Never underestimate the power of motherly love. New research has revealed that male chimpanzees whose mothers died during or before their adolescence generally die much younger than other male chimpanzees.
Michio Nakamura, a professor of ethology at Kyoto University’s Wildlife Research Center, suggests that losing their mother at a young age, even after mothers wean them, deprives young male chimpanzees of both the psychological and physical support they need to survive.
“Chimpanzee mothers are known to step in to stop serious fights between males, even in boyhood or adolescence,” said Nakamura. “We have also observed juvenile or adolescent males living with their mothers for some time after they were injured. Such a dependence on female parents likely affects their lifespan.”
The study, published in the American Journal of Physical Anthropology, used “long-term demographic data for a wild chimpanzee population in the Mahale Mountains, Tanzania.” The scientists knew of 96 confirmed male chimpanzee deaths but focused on the 31 adolescent males whose mothers had died before they turned sixteen. They found an astonishing 27 died younger than the “normal” chimpanzee lifespan.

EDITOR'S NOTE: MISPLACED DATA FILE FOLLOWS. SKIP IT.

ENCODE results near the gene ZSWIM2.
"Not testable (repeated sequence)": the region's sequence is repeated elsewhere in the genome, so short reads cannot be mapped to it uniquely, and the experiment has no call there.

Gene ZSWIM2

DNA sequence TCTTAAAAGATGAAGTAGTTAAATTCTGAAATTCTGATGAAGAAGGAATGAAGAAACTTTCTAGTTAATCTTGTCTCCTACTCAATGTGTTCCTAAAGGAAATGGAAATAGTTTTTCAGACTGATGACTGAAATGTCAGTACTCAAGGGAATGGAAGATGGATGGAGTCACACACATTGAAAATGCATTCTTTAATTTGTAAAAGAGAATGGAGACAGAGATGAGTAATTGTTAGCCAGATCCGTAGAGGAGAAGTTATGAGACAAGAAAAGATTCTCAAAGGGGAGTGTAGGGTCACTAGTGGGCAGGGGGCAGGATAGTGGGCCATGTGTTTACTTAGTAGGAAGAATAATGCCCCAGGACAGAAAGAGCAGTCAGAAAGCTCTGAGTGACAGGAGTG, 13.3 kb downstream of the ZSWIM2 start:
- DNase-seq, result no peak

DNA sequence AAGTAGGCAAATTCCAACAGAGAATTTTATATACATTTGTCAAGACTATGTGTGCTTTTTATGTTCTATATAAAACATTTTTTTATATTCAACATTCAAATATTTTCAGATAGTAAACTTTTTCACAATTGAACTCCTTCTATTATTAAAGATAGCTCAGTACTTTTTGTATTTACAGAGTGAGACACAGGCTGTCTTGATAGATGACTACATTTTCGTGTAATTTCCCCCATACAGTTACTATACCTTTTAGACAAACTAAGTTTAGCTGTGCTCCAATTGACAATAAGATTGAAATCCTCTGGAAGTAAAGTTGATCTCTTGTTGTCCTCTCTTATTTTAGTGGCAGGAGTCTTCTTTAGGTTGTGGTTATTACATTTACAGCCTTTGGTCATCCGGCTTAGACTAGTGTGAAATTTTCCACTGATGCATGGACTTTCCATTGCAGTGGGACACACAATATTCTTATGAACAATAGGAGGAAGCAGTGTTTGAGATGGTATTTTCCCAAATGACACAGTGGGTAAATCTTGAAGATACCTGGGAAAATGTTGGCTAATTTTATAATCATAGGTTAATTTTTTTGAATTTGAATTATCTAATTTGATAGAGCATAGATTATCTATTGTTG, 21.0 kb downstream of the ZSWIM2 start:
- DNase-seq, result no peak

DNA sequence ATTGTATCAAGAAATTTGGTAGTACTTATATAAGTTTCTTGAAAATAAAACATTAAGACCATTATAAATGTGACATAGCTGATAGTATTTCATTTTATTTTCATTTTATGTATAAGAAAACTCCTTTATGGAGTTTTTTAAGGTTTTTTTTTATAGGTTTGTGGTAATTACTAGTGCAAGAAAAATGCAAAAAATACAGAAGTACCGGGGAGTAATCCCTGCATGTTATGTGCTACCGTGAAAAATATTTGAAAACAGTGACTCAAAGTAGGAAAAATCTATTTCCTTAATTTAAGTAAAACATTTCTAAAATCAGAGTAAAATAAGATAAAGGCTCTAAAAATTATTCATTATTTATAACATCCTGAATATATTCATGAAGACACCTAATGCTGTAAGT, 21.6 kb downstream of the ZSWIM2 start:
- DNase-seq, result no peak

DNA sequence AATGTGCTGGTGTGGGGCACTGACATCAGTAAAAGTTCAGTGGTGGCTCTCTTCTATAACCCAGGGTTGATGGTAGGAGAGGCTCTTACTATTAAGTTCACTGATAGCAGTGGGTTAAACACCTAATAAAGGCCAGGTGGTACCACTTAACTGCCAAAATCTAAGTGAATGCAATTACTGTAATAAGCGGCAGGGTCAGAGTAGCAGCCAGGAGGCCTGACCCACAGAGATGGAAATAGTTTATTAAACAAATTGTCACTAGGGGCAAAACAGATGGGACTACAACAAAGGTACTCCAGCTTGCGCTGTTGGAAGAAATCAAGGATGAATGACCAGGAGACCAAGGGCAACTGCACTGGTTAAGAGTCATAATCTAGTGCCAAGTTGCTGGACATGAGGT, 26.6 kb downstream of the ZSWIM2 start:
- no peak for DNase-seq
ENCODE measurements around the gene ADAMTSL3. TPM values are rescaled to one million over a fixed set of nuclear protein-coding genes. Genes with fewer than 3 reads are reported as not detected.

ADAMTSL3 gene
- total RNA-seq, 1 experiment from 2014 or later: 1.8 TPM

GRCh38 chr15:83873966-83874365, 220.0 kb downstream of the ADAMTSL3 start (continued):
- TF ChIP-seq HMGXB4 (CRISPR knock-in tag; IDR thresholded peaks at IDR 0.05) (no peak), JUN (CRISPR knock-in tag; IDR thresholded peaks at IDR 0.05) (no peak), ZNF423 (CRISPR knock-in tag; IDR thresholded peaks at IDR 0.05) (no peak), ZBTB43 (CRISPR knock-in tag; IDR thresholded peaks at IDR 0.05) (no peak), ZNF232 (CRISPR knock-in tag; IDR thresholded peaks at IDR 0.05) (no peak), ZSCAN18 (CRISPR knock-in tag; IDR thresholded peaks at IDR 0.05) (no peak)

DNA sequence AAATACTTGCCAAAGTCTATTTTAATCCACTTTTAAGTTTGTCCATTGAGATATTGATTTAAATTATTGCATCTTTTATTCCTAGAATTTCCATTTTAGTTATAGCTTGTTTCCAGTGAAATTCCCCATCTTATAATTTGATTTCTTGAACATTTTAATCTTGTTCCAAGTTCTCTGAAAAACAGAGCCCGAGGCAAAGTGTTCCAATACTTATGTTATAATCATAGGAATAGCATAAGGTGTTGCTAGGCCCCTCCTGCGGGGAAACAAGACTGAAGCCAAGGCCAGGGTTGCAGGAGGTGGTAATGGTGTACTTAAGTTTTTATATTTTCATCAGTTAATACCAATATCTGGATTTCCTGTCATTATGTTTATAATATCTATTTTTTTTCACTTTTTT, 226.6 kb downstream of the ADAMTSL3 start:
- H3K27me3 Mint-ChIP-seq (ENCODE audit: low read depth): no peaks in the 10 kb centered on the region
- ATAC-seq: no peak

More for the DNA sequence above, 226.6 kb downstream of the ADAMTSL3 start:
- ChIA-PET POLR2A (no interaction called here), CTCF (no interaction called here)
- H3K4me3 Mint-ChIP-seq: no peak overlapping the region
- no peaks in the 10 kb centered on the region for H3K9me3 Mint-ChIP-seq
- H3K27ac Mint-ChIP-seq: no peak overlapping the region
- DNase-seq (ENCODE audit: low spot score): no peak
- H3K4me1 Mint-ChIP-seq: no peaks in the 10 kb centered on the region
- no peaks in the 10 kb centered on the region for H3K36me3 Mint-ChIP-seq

The scientists noted that breastfeeding toddlers and males younger than five years old died soon after their mothers perished and the males who were 5 to 12 when their mothers died were 2.4 times more likely to die at an early age.
Oddly, the research showed that the death of a mother affected young female chimpanzees less than males.
“…In theory at least, maternal investment in a chimpanzee son after weaning could be beneficial because in chimpanzees’ male-philopatric society, mother and son co-exist for a long time after the offspring’s weaning,” the scientists wrote in their abstract. “This suggests that long-lasting, but indirect, maternal investment in sons continues several years after weaning and is vital to the survival of the sons.”